Alan Freedman -- The Computer Language Company - Computer Desktop Encyclopedia
Computer Desktop Encyclopedia
Longest-Running Tech Reference on the Planet

A CDE Definition

You'll love The Computer Desktop Encyclopedia (CDE) for Tech Term of the Day (TTOD)

LOOK UP ANOTHER TERM


blade PC

A PC architecture that houses multiple PC modules ("blades") in a single chassis. It takes the machines off the users' desks and houses them in rack mounted cabinets in the datacenter similar to blade servers (see blade server). The user's keyboard, monitor and mouse plug into a device at the desk that is wired via a TCP/IP or direct connection to the assigned blade in the datacenter.

More Security and Flexibility
Having the physical PCs in the datacenter reduces noise and heat at users' desks and takes advantage of the inherent security in a locked room. PCs cannot be pilfered from cubicles, and data cannot be uploaded or downloaded because there is no access to USB ports and drives.

Instead of a hardware relocation, moving a user to a new station requires only an adjustment to the management software. If a PC fails, a spare blade may be available in each chassis for hot swapping, which is also a software function. In addition, repairs are always performed in the same place, and technicians do not have to travel throughout the building.




Eight Blade PCs
This ClearCube cage contains eight fully functional PCs, each with its own storage. A six-foot rack can hold 112 PCs. ClearCube was the first to make blade PCs, which were introduced in 2000. ClearCube management software backs up the data to spare network drives, and if a blade fails, the software is used to switch the user to a spare blade and restore the data. (Image courtesy of ClearCube Technology, Inc., www.clearcube.com)






blade server

A server architecture that houses multiple server modules ("blades") in a single chassis. It is widely used in datacenters to save space and improve system management. Either self-standing or rack mounted, the chassis provides the power supply, and each blade has its own CPU, RAM and storage. Redundant power supplies may be an option. Blade servers generally provide their own management systems and may include a network or storage switch. Contrast with blade PC.

Diskless Blades
With enterprise-class blade servers, storage may be external, and the blades are diskless. This approach allows for more efficient failover because applications are not tied to specific hardware and a particular instance of the operating system. The blades are anonymous and interchangeable. In a hyperconverged datacenter architecture, the blade servers each have local storage (see hyperconverged infrastructure). See blade and processor area network.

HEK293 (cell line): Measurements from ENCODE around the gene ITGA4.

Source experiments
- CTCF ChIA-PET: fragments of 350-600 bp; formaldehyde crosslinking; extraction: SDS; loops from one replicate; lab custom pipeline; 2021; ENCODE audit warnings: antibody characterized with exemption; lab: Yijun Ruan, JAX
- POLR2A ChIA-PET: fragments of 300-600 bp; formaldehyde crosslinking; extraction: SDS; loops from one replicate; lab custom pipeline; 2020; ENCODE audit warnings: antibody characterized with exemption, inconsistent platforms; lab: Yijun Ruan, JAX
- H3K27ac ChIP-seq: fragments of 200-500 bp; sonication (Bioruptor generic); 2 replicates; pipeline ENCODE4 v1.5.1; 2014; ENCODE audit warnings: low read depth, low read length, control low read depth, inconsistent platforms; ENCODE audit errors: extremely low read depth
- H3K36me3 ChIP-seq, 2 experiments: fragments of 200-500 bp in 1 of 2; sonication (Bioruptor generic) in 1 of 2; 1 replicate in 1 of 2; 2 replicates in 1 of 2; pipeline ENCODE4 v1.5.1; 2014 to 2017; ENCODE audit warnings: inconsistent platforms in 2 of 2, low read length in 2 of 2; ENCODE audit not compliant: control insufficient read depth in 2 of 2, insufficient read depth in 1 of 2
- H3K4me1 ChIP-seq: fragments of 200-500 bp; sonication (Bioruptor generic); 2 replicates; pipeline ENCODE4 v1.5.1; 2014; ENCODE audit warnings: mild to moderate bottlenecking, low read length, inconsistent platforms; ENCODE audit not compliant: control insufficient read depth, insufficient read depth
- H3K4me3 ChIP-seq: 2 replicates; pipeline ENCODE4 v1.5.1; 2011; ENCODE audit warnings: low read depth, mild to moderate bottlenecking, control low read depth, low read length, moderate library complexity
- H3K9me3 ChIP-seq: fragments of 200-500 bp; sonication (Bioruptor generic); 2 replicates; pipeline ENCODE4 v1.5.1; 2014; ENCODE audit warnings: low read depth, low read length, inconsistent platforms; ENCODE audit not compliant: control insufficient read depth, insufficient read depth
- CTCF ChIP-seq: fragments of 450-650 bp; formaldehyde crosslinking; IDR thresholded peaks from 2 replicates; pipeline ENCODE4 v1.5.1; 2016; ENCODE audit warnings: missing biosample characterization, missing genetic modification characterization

Disk-Based Blades
Blade servers are widely used in datacenters to save space and ease systems management. This earlier ProLiant unit from HP has redundant power supplies and holds 20 blades in 3U of rack space. The exposed blade on the left is a complete server with hard disk. (Image courtesy of Hewlett-Packard Company.)







Enterprise-Class Blade Server
The BladeFrame from Egenera supports up to 24 blades, each with four Xeon processors. The entire system is managed with Egenera's PAN Manager software via a Web browser. In this picture, one blade is being replaced. (Image courtesy of Egenera, Inc., www.egenera.com)






Personal Use Only

Before/After Your Search Term
BeforeAfter
blackboardblade server
Blackboard Learning Systemblank character
Blackcombblank laptop
blackholeblank squash
blackholingblanket
blacklistBlaze Advisor
Blacklist of Internet AdvertisersBLE
blackoutBLEC
blacksurfingbleed
bladebleeding edge

Terms By Topic
Click any of the following categories for a list of fundamental terms.
Computer Words You Gotta KnowSystem design
Job categoriesUnix/Linux
Interesting stuffPersonal computers
InternetIndustrial Automation/Process Control
Communications & networkingAssociations/Standards organizations
HistoryDesktop publishing
Audio/VideoGraphics
MainframesSecurity
ProgrammingHealthcare IT
System design